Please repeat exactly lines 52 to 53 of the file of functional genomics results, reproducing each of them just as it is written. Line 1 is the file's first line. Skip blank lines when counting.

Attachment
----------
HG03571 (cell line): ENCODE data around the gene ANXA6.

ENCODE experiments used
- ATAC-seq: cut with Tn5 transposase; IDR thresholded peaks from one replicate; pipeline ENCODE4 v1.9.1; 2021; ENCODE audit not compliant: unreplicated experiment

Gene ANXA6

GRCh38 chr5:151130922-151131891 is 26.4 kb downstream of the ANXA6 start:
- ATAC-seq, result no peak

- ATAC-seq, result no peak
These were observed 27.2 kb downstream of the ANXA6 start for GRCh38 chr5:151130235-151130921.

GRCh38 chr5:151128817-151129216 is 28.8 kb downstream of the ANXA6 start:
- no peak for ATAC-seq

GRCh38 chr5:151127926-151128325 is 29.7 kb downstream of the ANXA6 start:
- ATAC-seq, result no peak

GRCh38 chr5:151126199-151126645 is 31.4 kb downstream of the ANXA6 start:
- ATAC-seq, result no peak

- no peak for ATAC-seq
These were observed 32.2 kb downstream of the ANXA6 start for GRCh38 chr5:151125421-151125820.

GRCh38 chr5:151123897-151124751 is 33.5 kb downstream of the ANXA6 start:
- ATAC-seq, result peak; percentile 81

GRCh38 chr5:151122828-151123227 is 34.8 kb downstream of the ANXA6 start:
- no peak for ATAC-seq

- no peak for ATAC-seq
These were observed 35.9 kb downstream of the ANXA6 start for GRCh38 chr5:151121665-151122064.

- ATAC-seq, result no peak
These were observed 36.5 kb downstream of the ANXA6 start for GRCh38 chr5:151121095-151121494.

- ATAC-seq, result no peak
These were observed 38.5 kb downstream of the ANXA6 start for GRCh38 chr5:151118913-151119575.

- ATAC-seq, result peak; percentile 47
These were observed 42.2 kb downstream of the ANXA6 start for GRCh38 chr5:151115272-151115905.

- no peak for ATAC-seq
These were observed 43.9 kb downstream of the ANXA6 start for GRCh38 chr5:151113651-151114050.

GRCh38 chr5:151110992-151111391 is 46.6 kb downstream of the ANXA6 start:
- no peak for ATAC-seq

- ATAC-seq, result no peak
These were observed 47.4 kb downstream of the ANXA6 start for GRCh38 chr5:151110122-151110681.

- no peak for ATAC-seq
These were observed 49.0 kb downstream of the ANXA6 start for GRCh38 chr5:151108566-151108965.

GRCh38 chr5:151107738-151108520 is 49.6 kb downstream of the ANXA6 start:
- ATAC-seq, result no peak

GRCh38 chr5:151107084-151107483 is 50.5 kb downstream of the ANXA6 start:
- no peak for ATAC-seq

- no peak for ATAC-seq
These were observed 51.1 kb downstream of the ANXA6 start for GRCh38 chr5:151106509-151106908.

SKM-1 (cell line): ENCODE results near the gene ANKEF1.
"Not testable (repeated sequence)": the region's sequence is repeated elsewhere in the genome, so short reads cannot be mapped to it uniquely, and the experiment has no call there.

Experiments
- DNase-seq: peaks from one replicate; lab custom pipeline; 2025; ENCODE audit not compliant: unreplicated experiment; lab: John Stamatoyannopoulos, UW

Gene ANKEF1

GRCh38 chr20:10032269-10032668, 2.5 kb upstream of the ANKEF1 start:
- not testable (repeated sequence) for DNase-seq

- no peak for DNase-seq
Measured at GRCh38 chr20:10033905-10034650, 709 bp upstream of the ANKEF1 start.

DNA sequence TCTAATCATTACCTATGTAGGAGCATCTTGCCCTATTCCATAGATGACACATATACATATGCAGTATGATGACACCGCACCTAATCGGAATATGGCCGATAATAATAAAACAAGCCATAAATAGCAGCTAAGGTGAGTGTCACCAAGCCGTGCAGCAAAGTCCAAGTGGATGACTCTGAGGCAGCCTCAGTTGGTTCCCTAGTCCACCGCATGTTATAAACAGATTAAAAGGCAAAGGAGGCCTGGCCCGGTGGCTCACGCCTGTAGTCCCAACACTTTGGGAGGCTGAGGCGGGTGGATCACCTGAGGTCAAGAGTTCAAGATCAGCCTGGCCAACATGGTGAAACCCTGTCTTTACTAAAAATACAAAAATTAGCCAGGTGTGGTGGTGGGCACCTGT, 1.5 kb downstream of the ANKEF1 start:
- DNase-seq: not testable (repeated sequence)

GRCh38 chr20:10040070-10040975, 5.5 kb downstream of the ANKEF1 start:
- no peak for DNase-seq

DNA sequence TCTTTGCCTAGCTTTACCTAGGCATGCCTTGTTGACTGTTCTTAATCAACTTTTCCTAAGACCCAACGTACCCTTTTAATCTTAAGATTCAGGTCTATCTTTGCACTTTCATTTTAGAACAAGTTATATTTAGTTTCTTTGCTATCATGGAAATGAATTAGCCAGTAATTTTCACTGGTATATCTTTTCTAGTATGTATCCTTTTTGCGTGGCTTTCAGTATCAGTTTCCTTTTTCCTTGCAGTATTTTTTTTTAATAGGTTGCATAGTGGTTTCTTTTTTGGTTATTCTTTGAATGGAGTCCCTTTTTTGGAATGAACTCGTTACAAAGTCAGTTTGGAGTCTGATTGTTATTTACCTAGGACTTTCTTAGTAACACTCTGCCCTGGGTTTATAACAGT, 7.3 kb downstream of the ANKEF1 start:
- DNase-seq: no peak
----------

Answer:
DNA sequence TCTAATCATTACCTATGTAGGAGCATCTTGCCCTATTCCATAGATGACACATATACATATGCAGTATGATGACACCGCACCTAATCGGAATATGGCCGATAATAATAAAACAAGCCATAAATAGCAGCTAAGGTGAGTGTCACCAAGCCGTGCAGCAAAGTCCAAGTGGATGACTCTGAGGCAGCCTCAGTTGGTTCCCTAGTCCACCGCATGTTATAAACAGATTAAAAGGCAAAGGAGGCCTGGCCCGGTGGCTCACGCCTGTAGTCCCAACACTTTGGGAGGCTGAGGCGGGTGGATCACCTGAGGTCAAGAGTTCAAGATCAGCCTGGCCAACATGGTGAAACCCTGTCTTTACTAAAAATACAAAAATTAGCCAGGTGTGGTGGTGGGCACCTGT, 1.5 kb downstream of the ANKEF1 start:
- DNase-seq: not testable (repeated sequence)